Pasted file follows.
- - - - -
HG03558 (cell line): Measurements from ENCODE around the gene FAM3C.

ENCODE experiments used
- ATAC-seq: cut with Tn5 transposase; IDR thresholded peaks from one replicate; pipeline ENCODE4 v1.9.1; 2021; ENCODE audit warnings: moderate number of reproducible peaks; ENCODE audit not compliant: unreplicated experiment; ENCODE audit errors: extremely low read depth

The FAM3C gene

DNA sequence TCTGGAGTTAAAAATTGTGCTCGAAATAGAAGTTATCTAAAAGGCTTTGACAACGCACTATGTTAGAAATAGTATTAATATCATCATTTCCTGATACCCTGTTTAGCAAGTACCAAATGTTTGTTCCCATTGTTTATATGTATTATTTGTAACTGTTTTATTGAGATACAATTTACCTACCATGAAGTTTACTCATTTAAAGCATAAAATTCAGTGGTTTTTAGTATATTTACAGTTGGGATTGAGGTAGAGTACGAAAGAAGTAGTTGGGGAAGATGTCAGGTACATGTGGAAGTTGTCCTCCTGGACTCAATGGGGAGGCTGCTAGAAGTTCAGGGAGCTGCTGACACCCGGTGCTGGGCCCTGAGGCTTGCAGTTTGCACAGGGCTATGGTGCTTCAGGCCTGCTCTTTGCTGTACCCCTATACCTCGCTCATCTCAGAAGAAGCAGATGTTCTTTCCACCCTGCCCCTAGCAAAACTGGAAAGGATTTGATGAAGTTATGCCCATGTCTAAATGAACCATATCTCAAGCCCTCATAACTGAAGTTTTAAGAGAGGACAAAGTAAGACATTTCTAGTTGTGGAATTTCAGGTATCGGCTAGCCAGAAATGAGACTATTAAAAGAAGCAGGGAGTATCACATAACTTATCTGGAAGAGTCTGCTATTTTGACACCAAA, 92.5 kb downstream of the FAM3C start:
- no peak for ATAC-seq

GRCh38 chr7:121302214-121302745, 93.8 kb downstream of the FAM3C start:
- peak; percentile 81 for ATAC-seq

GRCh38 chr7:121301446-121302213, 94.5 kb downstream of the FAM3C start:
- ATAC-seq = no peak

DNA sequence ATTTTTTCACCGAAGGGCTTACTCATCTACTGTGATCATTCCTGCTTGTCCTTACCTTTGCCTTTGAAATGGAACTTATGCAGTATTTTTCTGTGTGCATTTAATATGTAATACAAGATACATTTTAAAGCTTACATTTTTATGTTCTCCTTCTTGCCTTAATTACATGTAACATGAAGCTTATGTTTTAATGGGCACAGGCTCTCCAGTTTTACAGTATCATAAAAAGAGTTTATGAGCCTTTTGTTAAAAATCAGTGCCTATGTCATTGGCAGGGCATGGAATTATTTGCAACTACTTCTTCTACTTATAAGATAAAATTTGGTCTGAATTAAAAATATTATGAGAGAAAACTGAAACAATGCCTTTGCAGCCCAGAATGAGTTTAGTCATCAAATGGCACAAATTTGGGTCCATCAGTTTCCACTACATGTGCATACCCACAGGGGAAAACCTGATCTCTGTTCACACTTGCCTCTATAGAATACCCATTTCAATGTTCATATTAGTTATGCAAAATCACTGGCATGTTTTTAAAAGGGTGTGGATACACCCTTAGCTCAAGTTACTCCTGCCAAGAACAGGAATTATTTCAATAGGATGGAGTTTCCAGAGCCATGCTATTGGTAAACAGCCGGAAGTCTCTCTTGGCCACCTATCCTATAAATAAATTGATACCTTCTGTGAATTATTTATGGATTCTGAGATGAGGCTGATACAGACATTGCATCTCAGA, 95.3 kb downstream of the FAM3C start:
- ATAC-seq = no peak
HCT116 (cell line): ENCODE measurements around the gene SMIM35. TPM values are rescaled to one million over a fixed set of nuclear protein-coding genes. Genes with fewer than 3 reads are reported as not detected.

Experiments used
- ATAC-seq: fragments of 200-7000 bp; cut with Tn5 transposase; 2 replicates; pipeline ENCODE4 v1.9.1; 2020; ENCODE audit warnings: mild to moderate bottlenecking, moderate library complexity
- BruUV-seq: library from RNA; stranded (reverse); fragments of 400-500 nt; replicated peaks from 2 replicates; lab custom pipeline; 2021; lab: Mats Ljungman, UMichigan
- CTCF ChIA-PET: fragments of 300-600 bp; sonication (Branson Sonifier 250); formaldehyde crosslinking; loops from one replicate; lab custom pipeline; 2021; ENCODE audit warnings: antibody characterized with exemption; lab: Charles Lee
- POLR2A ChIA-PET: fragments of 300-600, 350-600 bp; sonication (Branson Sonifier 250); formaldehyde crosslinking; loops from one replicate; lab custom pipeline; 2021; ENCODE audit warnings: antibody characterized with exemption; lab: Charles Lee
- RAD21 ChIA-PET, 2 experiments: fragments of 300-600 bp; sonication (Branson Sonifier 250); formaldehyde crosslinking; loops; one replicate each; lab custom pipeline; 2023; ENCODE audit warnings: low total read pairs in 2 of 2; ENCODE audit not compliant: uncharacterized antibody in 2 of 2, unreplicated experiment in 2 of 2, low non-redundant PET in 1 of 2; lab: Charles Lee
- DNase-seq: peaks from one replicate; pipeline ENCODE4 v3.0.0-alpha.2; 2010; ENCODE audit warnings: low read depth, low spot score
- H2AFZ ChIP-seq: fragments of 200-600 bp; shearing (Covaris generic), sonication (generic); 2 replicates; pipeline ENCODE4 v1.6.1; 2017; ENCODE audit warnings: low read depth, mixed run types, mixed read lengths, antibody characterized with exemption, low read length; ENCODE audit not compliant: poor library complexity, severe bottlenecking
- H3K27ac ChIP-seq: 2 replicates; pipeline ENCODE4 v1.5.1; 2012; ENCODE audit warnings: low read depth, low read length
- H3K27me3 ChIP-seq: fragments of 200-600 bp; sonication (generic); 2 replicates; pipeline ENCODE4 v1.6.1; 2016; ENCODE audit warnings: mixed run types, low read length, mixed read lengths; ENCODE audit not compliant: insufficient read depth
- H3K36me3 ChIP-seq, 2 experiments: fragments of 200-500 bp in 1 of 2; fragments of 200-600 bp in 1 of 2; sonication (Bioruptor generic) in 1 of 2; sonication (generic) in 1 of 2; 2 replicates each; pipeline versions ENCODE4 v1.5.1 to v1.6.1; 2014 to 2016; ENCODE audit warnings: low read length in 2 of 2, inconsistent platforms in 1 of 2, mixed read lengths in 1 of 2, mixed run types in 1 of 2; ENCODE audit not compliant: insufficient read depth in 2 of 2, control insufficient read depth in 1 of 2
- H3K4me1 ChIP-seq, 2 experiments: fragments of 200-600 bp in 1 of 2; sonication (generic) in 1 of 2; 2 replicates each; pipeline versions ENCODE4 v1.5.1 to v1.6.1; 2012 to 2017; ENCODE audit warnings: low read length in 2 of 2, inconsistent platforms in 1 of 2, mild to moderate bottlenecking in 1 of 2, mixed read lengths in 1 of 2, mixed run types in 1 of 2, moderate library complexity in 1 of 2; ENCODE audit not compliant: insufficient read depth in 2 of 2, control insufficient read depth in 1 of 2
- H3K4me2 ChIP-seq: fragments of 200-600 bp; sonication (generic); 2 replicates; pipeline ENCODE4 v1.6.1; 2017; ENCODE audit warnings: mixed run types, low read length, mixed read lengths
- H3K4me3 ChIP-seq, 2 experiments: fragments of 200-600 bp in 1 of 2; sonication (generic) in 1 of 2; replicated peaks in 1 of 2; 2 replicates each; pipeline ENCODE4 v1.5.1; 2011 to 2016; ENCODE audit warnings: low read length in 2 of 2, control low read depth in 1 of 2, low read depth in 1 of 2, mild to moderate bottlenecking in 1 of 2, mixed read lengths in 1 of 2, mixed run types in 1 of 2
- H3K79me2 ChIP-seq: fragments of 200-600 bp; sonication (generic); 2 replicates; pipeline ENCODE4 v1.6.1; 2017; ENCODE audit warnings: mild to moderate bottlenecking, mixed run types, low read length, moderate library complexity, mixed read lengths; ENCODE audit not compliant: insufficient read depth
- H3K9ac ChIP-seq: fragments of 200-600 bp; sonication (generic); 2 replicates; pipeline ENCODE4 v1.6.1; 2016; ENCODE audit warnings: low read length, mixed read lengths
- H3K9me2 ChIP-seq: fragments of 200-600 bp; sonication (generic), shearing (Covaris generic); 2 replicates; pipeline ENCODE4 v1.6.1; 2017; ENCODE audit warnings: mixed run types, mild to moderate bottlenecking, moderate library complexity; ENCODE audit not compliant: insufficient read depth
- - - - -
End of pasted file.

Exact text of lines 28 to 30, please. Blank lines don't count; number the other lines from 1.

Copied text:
- H3K79me2 ChIP-seq: fragments of 200-600 bp; sonication (generic); 2 replicates; pipeline ENCODE4 v1.6.1; 2017; ENCODE audit warnings: mild to moderate bottlenecking, mixed run types, low read length, moderate library complexity, mixed read lengths; ENCODE audit not compliant: insufficient read depth
- H3K9ac ChIP-seq: fragments of 200-600 bp; sonication (generic); 2 replicates; pipeline ENCODE4 v1.6.1; 2016; ENCODE audit warnings: low read length, mixed read lengths
- H3K9me2 ChIP-seq: fragments of 200-600 bp; sonication (generic), shearing (Covaris generic); 2 replicates; pipeline ENCODE4 v1.6.1; 2017; ENCODE audit warnings: mixed run types, mild to moderate bottlenecking, moderate library complexity; ENCODE audit not compliant: insufficient read depth